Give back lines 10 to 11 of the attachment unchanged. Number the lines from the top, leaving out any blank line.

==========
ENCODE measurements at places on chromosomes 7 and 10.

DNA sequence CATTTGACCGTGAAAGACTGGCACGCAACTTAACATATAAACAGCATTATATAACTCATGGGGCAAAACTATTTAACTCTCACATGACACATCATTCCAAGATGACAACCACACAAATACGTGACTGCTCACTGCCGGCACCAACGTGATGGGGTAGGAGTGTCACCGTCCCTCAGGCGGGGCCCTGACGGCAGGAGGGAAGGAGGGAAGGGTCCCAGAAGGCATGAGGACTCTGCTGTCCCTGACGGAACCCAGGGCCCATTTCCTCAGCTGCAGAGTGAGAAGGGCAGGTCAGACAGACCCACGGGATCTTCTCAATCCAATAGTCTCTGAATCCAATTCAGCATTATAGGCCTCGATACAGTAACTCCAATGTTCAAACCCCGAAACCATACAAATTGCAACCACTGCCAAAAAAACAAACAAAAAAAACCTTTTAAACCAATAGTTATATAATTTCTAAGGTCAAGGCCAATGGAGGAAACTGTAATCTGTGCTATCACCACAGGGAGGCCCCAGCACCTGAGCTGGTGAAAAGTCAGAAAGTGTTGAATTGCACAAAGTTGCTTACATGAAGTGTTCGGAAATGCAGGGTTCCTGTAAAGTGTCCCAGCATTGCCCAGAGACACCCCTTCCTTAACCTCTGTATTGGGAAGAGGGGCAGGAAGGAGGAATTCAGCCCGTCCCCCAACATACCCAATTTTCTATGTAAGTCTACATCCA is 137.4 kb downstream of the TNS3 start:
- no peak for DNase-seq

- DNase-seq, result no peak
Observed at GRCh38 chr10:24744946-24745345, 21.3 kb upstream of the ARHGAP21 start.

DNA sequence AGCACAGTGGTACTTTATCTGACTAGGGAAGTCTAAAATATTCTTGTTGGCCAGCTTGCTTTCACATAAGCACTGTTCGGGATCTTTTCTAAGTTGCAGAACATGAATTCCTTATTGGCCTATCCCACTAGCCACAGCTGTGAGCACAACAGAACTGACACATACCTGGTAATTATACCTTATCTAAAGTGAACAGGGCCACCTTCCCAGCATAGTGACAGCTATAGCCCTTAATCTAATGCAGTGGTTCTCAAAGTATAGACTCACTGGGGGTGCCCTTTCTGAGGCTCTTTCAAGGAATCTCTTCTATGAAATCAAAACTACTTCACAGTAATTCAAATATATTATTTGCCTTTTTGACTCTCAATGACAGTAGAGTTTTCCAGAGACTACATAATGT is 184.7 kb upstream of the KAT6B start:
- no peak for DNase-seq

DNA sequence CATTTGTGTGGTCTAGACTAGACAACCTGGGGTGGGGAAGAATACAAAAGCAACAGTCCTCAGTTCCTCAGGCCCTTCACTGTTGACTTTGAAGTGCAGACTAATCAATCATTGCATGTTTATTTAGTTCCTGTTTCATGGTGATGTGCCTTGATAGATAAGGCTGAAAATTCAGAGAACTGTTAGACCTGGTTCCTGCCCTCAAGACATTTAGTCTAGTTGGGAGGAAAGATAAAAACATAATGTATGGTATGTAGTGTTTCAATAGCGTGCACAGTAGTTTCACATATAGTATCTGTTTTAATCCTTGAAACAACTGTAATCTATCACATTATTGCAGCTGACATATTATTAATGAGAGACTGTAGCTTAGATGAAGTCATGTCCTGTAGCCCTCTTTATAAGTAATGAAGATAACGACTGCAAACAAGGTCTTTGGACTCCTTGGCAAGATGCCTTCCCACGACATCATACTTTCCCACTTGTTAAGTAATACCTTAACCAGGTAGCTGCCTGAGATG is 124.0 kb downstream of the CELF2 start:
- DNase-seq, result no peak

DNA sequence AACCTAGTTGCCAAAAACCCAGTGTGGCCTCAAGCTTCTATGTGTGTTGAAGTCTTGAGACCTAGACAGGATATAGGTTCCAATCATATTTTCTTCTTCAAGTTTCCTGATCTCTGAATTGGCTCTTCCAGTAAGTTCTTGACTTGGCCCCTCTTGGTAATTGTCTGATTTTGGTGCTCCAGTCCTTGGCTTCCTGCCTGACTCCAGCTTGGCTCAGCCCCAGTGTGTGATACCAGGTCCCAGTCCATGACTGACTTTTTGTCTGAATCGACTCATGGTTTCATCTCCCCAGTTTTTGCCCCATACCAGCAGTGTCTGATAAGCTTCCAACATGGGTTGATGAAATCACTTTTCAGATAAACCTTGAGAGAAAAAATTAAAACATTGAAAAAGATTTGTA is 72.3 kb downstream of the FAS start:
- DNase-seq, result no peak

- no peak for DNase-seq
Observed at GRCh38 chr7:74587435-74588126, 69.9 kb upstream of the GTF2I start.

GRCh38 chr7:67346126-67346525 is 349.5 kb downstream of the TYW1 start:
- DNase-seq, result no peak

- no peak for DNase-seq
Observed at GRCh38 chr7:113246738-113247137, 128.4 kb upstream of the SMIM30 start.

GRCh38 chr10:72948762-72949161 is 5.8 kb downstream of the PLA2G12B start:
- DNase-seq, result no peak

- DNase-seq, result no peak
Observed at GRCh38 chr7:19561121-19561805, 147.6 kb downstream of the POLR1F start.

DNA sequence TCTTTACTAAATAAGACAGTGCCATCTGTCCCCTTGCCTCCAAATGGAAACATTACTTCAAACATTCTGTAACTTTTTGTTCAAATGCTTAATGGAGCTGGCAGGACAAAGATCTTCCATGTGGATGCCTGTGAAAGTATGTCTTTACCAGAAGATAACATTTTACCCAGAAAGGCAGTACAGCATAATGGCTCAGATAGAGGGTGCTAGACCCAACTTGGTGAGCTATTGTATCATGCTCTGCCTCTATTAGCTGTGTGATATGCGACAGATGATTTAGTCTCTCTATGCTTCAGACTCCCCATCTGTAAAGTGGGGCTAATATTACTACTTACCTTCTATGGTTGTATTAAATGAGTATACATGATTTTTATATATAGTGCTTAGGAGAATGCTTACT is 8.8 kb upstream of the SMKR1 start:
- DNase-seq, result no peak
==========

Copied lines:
DNA sequence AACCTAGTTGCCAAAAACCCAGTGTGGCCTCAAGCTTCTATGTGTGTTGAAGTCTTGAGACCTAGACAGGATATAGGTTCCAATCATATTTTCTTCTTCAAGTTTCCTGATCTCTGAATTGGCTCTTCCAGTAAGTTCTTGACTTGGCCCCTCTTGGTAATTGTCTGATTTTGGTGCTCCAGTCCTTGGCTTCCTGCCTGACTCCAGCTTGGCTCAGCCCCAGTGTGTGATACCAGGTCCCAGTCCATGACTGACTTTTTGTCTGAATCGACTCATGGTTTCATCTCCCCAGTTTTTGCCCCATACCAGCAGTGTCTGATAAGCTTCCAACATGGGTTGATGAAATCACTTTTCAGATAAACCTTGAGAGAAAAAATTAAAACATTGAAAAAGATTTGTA is 72.3 kb downstream of the FAS start:
- DNase-seq, result no peak